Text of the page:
If you’re interested in trying virtual therapy, you might consider using a platform like BetterHelp. You’ll start by filling out a brief questionnaire about your needs and preferences. Next, you’ll be matched with a licensed therapist who you can then meet with via phone, video call, and/or online chat to address the challenges you may be facing. For client reviews of BetterHelp therapists, see below.

Counselor Reviews

“I’ve been through countless therapists in my life, and Dr. Pilgrim is by far the best. She’s so open to my views & also creative in how she handles my problems - she’s not a “boring,” textbook driven therapist - she’s so much more. ❤️”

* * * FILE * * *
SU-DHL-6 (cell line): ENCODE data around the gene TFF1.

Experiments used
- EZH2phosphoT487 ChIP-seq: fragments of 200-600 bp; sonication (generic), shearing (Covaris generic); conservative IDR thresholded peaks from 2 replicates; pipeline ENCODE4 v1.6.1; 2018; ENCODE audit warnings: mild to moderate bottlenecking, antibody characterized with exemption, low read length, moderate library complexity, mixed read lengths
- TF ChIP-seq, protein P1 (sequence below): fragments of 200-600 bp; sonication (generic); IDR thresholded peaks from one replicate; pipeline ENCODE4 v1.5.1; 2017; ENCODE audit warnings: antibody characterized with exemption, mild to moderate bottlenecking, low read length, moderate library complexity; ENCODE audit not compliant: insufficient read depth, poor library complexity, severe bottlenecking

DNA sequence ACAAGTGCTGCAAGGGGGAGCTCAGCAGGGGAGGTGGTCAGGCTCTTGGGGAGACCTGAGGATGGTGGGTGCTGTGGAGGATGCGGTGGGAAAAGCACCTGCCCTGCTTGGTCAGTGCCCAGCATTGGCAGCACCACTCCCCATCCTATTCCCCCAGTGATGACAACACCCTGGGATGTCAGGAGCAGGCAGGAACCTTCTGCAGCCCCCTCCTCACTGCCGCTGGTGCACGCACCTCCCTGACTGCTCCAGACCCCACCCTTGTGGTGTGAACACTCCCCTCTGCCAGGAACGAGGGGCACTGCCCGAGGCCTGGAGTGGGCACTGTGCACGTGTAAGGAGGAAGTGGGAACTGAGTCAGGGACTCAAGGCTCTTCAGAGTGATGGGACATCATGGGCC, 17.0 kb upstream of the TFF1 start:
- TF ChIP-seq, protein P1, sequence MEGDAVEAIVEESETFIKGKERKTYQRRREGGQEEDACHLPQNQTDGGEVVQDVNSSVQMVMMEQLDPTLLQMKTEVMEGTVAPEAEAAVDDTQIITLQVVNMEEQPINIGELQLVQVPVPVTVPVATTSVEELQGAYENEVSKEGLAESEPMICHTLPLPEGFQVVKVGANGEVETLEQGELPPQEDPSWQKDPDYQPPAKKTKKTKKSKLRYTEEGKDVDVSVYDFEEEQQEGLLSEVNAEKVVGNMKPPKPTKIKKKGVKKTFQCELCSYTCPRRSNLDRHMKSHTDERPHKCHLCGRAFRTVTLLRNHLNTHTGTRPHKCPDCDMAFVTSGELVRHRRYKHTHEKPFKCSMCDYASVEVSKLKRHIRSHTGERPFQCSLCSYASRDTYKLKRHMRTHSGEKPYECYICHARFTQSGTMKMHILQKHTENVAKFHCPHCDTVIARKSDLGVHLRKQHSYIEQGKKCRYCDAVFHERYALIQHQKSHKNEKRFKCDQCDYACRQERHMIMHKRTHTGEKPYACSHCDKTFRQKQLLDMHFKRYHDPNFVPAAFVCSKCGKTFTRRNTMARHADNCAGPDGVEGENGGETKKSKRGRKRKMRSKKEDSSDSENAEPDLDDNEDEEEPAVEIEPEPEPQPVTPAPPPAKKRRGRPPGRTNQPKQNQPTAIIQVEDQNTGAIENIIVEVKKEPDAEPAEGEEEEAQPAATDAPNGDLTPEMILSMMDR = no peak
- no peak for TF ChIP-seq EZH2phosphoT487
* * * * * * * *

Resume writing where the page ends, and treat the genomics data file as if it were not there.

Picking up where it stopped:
“Danya has a wonderful way of using humour, wisdom, and creative frameworks to help me analyse my behaviour and put things in perspective in a very difficult year.”

Takeaway

Expressive arts therapy can be a useful intervention for those who are looking to heal from past trauma or simply find alternative ways to express their emotions. It can be a helpful treatment for a variety of mental health conditions, especially when used in tandem with more traditional forms of talk therapy.